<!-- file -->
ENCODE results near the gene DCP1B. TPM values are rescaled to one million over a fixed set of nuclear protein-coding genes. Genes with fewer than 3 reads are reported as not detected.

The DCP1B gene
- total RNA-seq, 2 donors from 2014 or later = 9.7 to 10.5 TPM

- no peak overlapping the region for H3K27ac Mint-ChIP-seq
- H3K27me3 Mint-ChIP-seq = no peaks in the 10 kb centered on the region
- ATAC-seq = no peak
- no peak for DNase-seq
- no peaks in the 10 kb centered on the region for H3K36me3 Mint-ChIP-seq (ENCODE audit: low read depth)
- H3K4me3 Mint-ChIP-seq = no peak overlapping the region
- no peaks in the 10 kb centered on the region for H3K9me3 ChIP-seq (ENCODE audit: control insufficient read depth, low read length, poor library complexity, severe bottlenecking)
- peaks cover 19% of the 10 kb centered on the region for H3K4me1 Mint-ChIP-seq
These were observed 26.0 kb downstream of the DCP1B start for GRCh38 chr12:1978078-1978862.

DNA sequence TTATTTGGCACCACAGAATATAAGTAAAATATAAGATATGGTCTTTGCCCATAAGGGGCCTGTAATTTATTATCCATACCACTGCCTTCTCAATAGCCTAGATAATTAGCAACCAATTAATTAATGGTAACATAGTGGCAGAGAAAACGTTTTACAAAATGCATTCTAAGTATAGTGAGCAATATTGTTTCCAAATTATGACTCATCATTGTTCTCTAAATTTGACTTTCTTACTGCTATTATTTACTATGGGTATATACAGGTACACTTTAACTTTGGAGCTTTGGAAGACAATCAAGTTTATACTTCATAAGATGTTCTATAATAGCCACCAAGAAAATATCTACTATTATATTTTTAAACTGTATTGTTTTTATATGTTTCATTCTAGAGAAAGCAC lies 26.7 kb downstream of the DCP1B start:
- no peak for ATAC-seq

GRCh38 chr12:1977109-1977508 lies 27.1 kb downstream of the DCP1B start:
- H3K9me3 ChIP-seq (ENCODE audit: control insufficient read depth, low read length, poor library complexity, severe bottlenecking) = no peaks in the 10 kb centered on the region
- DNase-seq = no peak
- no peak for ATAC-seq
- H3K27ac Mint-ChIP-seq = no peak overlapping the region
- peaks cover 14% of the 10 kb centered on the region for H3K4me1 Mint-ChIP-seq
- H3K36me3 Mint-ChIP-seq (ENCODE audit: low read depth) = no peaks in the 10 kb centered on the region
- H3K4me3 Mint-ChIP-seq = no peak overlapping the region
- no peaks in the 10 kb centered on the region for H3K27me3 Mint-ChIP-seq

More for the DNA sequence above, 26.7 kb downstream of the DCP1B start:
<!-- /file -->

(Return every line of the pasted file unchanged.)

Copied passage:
ENCODE results near the gene DCP1B. TPM values are rescaled to one million over a fixed set of nuclear protein-coding genes. Genes with fewer than 3 reads are reported as not detected.

The DCP1B gene
- total RNA-seq, 2 donors from 2014 or later = 9.7 to 10.5 TPM

- no peak overlapping the region for H3K27ac Mint-ChIP-seq
- H3K27me3 Mint-ChIP-seq = no peaks in the 10 kb centered on the region
- ATAC-seq = no peak
- no peak for DNase-seq
- no peaks in the 10 kb centered on the region for H3K36me3 Mint-ChIP-seq (ENCODE audit: low read depth)
- H3K4me3 Mint-ChIP-seq = no peak overlapping the region
- no peaks in the 10 kb centered on the region for H3K9me3 ChIP-seq (ENCODE audit: control insufficient read depth, low read length, poor library complexity, severe bottlenecking)
- peaks cover 19% of the 10 kb centered on the region for H3K4me1 Mint-ChIP-seq
These were observed 26.0 kb downstream of the DCP1B start for GRCh38 chr12:1978078-1978862.

DNA sequence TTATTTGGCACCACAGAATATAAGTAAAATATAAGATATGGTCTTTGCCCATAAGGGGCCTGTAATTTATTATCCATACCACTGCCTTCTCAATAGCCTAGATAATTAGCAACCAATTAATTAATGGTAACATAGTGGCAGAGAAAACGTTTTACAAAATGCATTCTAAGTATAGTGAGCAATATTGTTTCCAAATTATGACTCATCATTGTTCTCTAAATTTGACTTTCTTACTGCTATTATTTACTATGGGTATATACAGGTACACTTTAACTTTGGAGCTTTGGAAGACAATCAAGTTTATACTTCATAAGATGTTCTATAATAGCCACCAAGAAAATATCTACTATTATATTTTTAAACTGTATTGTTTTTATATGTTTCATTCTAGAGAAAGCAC lies 26.7 kb downstream of the DCP1B start:
- no peak for ATAC-seq

GRCh38 chr12:1977109-1977508 lies 27.1 kb downstream of the DCP1B start:
- H3K9me3 ChIP-seq (ENCODE audit: control insufficient read depth, low read length, poor library complexity, severe bottlenecking) = no peaks in the 10 kb centered on the region
- DNase-seq = no peak
- no peak for ATAC-seq
- H3K27ac Mint-ChIP-seq = no peak overlapping the region
- peaks cover 14% of the 10 kb centered on the region for H3K4me1 Mint-ChIP-seq
- H3K36me3 Mint-ChIP-seq (ENCODE audit: low read depth) = no peaks in the 10 kb centered on the region
- H3K4me3 Mint-ChIP-seq = no peak overlapping the region
- no peaks in the 10 kb centered on the region for H3K27me3 Mint-ChIP-seq

More for the DNA sequence above, 26.7 kb downstream of the DCP1B start: